Woodworking: Practically anything is fair game for someone's collection
People collect the craziest things. And I'm not talking about gold-plated buffalo nickels from the Franklin Mint.
For instance, my wife's Aunt Verna collected and categorized thousands of different napkins from weddings, funerals, night clubs, restaurants, you name it, until the day she died.
Another acquaintance, we'll call him Dick, collected tokens from pre-prohibition saloons, those little wooden coins that entitled you to a free beer or drink of your choice.
Dick had thousands of them.
When I told him I grew up in Whitehall, he immediately came up with four tokens from different saloons in town.
Jan, who grilled burgers and drew taps at Pigeon Falls's iconic Dew Drop Inn, collected salt-and-pepper shakers.
Back then I wrote a column for Grit, the national family paper. I mentioned Jan's hobby and she was inundated with 300 more shakers from all over the U.S.
I also wrote about a woman in south Minneapolis who collected what I called "pigobilia."
Her home was filled with pig doorstoppers, pig cookie jars, and, yes, pig salt shakers.
How to write about this?
I wrote the story in Pig Latin, the only time in the history of the Star Tribune in which a story was published in a "foreign" language, or, if you will, an oreign-fay, anguage-lay.
One of the most interesting collections I've ever run across was made by a Star Tribune colleague, Mike Smith, a long-time copy editor at the newspaper.
He collected names of people.
Real names, not ones like the Law Firm of Dewey, Cheatem and Howe, made popular by Click and Clack, the Cambridge, Mass., garage owners who appear on PBS.
No, Mike, from his vantage point at the copy desk got to see lots of funny names that were real, were in the news. Here's a sampling of Mike's handiwork:
How about Guts Ishimatsu, a former WBC lightweight champion.
Or the late Sir Dingle Foot, who once served as Great Britain's Solicitor General.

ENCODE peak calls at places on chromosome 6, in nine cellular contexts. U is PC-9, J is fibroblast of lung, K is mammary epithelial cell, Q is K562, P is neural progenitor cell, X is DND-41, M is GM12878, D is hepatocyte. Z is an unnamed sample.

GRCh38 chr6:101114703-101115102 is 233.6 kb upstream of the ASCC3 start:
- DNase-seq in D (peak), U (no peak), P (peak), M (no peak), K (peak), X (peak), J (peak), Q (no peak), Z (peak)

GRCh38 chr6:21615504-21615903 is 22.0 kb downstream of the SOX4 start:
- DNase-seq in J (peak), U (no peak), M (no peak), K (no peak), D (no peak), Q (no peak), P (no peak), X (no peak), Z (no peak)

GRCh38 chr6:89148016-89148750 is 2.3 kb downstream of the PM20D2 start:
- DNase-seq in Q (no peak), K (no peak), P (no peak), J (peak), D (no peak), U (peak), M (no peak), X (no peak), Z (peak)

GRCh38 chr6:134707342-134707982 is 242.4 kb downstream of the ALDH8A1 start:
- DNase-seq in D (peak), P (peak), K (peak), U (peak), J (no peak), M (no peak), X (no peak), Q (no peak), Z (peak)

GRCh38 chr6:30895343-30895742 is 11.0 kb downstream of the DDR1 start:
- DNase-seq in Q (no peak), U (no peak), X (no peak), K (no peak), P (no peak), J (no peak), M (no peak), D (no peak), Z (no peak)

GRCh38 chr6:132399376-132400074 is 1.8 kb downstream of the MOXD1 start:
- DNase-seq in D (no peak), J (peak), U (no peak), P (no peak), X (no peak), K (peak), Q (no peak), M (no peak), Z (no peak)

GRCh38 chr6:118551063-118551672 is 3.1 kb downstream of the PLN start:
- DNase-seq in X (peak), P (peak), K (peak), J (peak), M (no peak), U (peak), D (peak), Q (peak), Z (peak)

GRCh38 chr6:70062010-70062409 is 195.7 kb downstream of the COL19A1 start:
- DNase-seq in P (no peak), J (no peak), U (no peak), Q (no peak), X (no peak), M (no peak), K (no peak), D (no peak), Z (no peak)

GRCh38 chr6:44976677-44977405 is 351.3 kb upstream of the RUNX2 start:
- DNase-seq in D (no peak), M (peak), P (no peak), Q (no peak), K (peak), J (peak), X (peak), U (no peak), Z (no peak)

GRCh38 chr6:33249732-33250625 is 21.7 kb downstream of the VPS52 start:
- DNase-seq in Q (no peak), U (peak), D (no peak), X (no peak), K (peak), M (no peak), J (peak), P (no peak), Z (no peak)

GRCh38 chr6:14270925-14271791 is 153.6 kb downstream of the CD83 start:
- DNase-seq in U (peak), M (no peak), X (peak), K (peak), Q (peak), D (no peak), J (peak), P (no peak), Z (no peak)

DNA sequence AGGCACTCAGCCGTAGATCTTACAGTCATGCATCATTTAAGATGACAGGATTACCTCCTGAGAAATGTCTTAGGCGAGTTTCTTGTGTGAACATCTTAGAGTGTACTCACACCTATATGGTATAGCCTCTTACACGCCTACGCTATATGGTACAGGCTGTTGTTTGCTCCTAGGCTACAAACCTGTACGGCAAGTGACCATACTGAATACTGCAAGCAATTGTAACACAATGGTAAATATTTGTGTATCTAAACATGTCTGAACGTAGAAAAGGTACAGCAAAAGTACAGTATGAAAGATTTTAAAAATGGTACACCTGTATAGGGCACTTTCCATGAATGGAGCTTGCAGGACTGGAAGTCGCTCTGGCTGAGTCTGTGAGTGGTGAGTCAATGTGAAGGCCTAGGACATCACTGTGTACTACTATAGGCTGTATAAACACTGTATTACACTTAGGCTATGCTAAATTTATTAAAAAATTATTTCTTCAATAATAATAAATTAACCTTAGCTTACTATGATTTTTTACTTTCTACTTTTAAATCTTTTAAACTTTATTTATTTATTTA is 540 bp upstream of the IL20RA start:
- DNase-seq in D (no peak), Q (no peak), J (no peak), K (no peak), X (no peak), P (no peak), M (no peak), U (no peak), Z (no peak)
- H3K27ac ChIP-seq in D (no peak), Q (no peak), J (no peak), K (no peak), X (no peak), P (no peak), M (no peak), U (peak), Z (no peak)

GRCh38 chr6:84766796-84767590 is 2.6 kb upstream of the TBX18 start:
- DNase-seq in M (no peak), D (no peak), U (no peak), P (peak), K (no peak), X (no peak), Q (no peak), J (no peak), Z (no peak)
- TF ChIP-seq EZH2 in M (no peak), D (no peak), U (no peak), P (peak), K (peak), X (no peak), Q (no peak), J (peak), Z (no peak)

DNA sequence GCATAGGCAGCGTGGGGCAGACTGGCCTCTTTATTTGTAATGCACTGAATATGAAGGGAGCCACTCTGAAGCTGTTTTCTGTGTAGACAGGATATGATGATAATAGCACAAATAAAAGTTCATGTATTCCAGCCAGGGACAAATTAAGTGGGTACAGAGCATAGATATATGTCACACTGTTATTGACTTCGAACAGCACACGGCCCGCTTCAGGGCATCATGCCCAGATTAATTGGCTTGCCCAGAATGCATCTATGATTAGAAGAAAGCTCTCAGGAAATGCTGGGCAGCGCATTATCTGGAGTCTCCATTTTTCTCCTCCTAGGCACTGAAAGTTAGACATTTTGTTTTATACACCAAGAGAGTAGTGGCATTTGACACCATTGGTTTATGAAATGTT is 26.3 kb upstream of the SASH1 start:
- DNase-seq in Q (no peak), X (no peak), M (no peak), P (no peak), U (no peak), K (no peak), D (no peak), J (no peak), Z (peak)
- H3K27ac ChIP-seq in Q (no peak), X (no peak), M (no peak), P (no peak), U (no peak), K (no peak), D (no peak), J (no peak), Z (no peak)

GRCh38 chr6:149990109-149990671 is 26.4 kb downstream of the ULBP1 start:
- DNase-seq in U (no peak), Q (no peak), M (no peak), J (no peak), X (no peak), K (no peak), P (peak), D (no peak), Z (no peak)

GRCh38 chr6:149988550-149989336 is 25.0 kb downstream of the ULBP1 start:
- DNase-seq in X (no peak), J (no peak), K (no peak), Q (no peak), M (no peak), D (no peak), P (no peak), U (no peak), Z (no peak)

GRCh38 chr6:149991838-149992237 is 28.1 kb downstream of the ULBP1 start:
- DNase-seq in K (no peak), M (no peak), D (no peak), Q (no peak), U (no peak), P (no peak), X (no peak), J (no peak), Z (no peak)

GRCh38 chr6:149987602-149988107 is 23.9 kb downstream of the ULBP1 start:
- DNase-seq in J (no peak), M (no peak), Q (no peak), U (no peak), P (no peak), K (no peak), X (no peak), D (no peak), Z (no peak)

Or U.S. district judge, Barefoot Sanders.
Two of my favorite tongue twisters had always been senators Bourke Hickenlooper and Leverett Saltonstall until 1979 when Mike ran across a real winner on the Associated Press wire: Cantwell F. Muckenfuss III.
Muckenfuss falls into Mike's category III, in which the name is appropriate for the bearer's occupation. Muckenfuss tops the category because he served as senior deputy controller of the currency.
A few more:
Jaime Cardinal Sin hit the jackpot when he was named Archbishop of Manila.
And a man named David Dull at one time edited a publication called "Editor's Guide to the United Nations," a book you probably never saw on the New York Times Bestseller list.
Years back three women who work as genealogists out East wrote Mike and me to nominate their favorite, a New Englander named Preserved Fish. (He might very well have some Viking blood in him.)
In the 1960s I went to college in Bowling Green, Ohio, and was amused to find that the town's Lutheran minister's name was Loyal Bishop and the campus religious adviser's name was the Rev. Will Power.
As a student there, struggling with linguistics, I was very pleased to find out that one of the world's most famous linguists was none other than George Phillip Krapp.
I haven't seen Mike Smith in years, but when I do I want him to begin a new category.
For some time I've been wondering where current pro athletes come up with their names, which just don't sound right.
Whatever happened to names like Bronko Nagurski? Or Leo Nomellini?
The new jocks have overly fancy names.
Take the Viking's quarterback, Christian Ponder, who sounds like a character out John Bunyan's "Pilgrim's Progress."
Or Packer place kicker Mason Crosby, a moniker with a bearer more likely to glide out if the drawing room at Twelve Oaks after a tete-a-tete with Scarlett O'Hara.
Dave would like to hear from you. Phone him at 715-426-9554.